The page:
Friday, December 30, 2011

Is this iOS controller the future of gaming?

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Gaming on iOS has come a long way. Yet despite the advances that the A5 processor has brought, there is one potentially huge obstacle to enjoying a console-like experience on the iPhone or iPad: touchscreen controls. Developers have done the best that they can with the medium, crafting virtual analog sticks and swipe gestures for camera panning. Yet it still doesn’t compare to the tried-and-true experience of using a physical controller. A company called 60beat is trying to change that with a new controller that is compatible with iOS devices.
If you thought that this controller would be of the Bluetooth wireless variety, you’d be wrong. The 60Beat GamePad connects through, of all places, the headphone jack (a 4-foot headphone cable, to be exact). The controller is nearly a spitting image of current generation console and PC controllers, with two analog sticks, D-pad, and ten action buttons (including the two analog joysticks).
An accessory like the GamePad will live and die by its software support (or lack thereof). Right now, the picture isn’t pretty: it’s only supported by two games. Making matters worse, they probably aren’t games you’ll want. It’s supported by children’s game Bugdom 2 and top-down zombie shooterAftermath (iPhone only).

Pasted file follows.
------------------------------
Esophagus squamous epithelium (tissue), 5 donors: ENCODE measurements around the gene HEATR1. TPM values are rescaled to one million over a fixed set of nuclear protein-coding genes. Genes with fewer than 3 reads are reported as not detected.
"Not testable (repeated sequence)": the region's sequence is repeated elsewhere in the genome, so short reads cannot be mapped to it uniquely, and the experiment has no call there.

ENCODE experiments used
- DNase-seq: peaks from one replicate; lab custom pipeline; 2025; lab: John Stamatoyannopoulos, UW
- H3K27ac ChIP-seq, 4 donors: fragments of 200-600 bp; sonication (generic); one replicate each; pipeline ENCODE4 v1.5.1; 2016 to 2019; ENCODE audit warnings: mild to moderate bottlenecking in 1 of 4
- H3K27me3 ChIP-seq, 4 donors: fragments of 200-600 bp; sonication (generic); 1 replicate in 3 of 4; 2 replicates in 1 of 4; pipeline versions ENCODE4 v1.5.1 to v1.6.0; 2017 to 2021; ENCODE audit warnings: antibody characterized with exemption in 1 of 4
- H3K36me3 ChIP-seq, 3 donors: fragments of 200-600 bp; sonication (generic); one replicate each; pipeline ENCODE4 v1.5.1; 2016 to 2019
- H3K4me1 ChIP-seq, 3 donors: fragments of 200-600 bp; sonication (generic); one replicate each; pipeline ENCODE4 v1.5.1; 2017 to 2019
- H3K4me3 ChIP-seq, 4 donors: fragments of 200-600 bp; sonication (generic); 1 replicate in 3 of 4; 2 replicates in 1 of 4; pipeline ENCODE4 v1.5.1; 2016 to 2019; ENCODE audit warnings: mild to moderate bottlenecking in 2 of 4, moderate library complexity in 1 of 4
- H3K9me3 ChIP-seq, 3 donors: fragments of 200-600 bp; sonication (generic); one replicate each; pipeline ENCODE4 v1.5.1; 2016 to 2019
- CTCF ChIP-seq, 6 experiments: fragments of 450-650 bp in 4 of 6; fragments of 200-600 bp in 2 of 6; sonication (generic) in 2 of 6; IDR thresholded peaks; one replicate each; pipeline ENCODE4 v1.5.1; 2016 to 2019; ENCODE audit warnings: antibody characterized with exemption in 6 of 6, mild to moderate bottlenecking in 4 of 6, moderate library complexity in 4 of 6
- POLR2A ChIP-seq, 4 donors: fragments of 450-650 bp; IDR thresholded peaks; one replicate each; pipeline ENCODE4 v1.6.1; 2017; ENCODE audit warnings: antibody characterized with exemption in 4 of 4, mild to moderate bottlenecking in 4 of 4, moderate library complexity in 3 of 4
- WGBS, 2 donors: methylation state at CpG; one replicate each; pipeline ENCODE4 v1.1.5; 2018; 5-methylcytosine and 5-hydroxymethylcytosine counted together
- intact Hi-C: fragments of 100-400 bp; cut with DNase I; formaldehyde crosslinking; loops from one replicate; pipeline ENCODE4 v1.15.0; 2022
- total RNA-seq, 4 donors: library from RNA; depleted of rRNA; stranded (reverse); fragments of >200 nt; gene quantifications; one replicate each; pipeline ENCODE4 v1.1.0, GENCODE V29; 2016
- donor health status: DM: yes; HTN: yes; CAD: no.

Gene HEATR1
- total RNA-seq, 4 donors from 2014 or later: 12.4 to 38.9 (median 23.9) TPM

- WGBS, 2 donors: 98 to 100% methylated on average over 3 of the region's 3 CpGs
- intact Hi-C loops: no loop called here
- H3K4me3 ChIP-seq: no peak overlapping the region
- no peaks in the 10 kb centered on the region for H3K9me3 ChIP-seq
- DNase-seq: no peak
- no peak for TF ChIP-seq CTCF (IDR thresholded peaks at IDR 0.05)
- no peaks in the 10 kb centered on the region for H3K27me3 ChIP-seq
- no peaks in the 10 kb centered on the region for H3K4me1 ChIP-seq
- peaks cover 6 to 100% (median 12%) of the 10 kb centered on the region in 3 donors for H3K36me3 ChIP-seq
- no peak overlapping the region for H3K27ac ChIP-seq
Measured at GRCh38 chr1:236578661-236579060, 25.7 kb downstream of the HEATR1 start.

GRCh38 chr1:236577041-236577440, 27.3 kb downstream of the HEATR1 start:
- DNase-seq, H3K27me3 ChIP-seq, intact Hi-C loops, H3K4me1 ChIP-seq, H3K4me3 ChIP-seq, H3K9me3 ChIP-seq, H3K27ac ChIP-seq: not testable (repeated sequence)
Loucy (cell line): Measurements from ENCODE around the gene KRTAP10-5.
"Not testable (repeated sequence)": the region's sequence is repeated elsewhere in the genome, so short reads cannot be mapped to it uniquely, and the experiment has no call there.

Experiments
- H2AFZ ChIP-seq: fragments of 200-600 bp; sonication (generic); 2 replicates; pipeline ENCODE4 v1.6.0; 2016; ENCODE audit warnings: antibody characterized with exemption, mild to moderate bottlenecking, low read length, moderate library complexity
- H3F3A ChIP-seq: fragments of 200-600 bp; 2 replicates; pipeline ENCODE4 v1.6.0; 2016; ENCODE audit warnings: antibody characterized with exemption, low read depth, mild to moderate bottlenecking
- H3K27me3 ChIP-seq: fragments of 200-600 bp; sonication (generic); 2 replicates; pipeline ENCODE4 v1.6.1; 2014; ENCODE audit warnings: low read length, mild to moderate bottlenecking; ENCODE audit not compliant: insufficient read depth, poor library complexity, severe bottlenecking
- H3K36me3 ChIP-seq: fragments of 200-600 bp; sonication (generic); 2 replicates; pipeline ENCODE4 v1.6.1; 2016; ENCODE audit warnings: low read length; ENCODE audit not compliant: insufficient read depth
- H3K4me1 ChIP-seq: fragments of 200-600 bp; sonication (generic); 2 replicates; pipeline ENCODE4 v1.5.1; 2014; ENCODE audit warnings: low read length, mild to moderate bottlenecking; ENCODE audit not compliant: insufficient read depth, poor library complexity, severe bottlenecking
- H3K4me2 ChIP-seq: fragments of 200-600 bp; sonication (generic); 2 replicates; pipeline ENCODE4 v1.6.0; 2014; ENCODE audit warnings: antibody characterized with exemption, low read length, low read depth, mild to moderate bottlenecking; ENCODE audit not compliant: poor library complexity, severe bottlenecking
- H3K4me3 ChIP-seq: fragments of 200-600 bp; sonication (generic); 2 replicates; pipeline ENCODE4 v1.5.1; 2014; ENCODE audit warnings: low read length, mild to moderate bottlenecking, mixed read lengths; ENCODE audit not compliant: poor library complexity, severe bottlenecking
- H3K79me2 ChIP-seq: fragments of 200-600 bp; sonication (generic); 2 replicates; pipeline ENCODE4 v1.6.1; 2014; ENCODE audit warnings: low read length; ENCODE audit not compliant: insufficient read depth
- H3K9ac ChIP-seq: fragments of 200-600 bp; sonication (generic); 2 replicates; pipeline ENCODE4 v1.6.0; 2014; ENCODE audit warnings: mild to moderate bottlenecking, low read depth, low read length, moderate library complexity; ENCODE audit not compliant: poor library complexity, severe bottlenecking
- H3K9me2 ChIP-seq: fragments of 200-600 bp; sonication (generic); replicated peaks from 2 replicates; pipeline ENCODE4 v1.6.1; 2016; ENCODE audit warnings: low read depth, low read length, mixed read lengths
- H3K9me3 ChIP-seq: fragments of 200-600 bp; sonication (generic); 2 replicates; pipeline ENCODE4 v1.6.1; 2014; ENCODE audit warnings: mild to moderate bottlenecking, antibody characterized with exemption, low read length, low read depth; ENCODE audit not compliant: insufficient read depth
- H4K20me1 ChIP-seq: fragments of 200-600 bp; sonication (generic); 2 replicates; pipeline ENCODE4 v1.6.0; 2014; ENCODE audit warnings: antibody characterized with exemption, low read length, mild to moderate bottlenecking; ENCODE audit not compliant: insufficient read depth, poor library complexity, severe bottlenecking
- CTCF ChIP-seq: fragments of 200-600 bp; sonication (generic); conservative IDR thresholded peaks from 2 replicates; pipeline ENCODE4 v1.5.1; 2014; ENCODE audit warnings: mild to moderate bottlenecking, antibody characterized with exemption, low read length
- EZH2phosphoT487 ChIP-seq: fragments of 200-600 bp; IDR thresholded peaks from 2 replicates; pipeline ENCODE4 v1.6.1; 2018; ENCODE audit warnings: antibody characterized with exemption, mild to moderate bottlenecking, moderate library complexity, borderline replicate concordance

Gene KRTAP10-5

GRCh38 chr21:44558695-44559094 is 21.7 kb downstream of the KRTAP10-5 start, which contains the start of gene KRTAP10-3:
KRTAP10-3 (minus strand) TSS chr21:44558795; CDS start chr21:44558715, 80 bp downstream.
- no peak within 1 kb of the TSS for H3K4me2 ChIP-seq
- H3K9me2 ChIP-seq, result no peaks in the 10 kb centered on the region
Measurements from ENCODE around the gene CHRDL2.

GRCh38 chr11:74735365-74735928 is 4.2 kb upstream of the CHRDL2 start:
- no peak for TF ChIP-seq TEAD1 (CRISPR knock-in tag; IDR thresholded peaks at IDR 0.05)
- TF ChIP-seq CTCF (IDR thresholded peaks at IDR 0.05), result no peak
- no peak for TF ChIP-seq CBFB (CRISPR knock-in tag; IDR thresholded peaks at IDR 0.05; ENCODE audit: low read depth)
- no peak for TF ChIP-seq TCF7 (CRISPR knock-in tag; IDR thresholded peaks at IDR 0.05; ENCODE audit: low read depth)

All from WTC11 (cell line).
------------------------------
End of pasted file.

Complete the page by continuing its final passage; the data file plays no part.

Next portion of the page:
60Beat promises on its website that more titles will be coming in February. For its sake, let’s hope it’s lining up some top-notch developers, because nobody is going to buy a $50 accessory that only supports a couple of second-tier games.
With that said, the potential for the GamePad — or something similar — is huge. This is particularly the case when you consider AirPlay. Using a controller to play on your phone or tablet might be a bit awkward, but when you’re streaming it via AirPlay to a 56-inch HDTV, you have a new gaming console.
Gaming is an area where Apple has loads of untapped potential. Sure, Angry Birds and Cut the Ropekeep legions of casual gamers happy, but with the A6 processor (that will probably arrive within a few months with the iPad 3), iOS gaming will take another leap forward. The gap between mobile and console gaming will shrink even more. If Apple wants to, it could recruit major developers, release its own controller, and turn the console gaming industry upside down.
If OnLive’s iPad app ever gets approved, it will beat Apple to the punch. The cloud gaming service lets gamers play PC games like Batman: Arkham City,L.A. Noire, and Deus Ex: Human Revolution on mobile devices. It also offers a controller, though it connects via Bluetooth. The app’s release has been delayed, so perhaps Apple does have some gaming plans — and sees OnLive as a threat.
In the meantime, we’ll keep an eye on the 60Beat GamePad and see if it gets enough software support to make it worth its $50 price tag.

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